One thing that makes Agamben’s Homo Sacer so difficult to grasp is that the status of the claims is very unclear. On the one hand, you have the close analysis of this particular legal figure from ancient Rome, and on the other, you have a whole range of claimed homologies from linguistics, ontology, etc., as well as some very wide-ranging claims for the relevance of the homo sacer figure for Western politics. It would seem ridiculous to claim that the legal provisions for the homo sacer are causing all the phenomena Agamben connects to it, yet the nature of the connection is never made explicit.
Only as the series went on did he develop the conceptual tools necessary to clarify what’s going on in his argument. The relatively unremarked Sacrament of Language seems to me to be the decisive turning point, insofar as it combines the concept of “anthropogenesis” (which debuts in The Open) with the Foucauldian notion of “archeology.” The oath isn’t finally what’s in question in Agamben’s investigation — the oath serves as a crucial pointer for an archeological study that takes us back to a certain moment of anthropogenesis, namely the taking up of a certain stance toward language. It’s not about either shoring up or rejecting the oath as such, but rather trying to think a new experience of language that would “reboot” our sense of what it means to be (to be becoming) human.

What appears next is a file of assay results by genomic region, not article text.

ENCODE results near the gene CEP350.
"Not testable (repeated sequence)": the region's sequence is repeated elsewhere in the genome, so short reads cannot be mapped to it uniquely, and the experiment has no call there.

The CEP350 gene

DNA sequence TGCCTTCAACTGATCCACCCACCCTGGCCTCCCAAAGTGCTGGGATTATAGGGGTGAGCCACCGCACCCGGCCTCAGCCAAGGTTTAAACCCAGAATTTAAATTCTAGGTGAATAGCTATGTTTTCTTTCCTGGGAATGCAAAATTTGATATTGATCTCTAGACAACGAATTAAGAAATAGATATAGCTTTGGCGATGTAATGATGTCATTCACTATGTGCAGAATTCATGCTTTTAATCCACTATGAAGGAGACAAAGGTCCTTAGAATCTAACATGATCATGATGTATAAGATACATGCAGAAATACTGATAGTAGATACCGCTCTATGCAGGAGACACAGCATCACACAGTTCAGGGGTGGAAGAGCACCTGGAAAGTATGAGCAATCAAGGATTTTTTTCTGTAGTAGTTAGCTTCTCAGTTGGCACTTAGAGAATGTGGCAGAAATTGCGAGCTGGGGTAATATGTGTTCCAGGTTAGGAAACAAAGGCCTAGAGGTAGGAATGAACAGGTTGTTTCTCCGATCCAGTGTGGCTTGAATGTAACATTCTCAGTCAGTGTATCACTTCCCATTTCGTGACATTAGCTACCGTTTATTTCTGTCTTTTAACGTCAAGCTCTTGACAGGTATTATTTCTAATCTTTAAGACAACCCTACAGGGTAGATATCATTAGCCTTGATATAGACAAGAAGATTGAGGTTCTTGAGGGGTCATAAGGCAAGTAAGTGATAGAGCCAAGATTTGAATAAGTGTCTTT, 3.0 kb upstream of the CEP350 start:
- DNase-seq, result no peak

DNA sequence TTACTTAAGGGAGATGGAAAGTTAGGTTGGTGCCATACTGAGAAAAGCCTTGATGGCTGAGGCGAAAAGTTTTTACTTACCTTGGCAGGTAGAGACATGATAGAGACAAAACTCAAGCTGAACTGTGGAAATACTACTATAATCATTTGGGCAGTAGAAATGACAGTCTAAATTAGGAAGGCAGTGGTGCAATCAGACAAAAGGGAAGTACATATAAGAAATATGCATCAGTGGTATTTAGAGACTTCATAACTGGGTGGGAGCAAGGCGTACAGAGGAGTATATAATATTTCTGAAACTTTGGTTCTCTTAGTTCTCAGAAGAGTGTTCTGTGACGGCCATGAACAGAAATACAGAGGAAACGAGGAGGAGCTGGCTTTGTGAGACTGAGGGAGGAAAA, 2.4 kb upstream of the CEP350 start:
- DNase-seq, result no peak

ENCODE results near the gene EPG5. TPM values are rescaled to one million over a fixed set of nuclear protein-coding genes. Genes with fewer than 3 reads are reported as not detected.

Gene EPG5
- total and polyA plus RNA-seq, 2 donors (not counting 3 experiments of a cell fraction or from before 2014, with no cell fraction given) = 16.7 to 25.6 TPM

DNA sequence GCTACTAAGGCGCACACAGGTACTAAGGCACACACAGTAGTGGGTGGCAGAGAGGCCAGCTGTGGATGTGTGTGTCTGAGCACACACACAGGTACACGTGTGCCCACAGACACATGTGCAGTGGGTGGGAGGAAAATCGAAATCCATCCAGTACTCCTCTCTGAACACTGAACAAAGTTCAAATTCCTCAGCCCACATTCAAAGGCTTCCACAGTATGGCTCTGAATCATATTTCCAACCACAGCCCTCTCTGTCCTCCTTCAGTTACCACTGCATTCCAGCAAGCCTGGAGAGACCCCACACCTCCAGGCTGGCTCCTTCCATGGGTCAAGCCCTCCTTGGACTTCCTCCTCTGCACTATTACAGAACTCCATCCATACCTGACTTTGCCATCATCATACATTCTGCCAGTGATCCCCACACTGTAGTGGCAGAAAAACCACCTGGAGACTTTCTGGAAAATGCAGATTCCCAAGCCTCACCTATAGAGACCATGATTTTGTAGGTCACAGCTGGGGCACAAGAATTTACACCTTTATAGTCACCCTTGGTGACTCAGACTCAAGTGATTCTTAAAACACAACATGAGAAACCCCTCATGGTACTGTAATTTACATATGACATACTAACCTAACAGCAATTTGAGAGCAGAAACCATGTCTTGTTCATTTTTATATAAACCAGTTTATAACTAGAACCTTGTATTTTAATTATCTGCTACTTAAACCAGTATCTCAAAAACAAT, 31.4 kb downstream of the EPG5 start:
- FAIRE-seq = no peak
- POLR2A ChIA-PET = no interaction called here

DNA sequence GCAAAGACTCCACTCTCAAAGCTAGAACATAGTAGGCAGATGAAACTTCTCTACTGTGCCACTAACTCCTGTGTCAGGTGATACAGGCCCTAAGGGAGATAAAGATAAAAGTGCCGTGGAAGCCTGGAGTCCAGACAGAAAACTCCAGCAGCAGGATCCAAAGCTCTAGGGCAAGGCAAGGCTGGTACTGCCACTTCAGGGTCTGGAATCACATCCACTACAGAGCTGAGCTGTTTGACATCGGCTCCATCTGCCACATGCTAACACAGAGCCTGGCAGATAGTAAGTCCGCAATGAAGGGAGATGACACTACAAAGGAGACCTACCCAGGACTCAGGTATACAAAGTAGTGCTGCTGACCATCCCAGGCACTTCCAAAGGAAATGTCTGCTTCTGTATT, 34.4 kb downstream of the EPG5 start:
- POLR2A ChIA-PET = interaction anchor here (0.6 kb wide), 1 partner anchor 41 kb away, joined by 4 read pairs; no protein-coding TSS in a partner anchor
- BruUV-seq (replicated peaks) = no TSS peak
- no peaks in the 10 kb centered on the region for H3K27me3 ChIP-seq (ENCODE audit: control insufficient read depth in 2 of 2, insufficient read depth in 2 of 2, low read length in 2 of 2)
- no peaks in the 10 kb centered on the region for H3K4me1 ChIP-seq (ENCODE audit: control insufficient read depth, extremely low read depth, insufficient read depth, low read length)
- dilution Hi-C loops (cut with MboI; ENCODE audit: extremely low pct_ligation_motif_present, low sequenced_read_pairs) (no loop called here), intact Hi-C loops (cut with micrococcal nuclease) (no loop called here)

If Agamben had had this structure worked out when he wrote Homo Sacer, I imagine the argument would look broadly similar — after all, he worked out the methodology as he was reflecting on what he was trying to do starting from that book. But if he were less fixated on the figure of the homo sacer as such and more thinking about the archeological level of exclusive inclusion or inclusive exclusion that creates a sub-human form of life as the necessary support for the fully human, then I assume that he would have had to be more attentive to the figure of the slave, for instance — something he in fact does in The Use of Bodies.
But it’s more than methodology that makes him “not go there,” of course — like Foucault, like Arendt, he is trying desperately to create a comprehensive account of Western political structures without being a Marxist. His seeming lionization of the “normal” Greek structure where good old zoe stays put in the household so that political bios can get down to work seems symptomatic here. It’s never about returning to the “normal” state for him, but his allergy to creating a too-Marxist-sounding analysis leaves him making claims that sure sound that way. In the end, I think this might be what leads him to so over-identify with the standpoint of the law (as Weheliye diagnoses), without really attending to what underlies the law and grants it its power — and grants us room to contest its claims.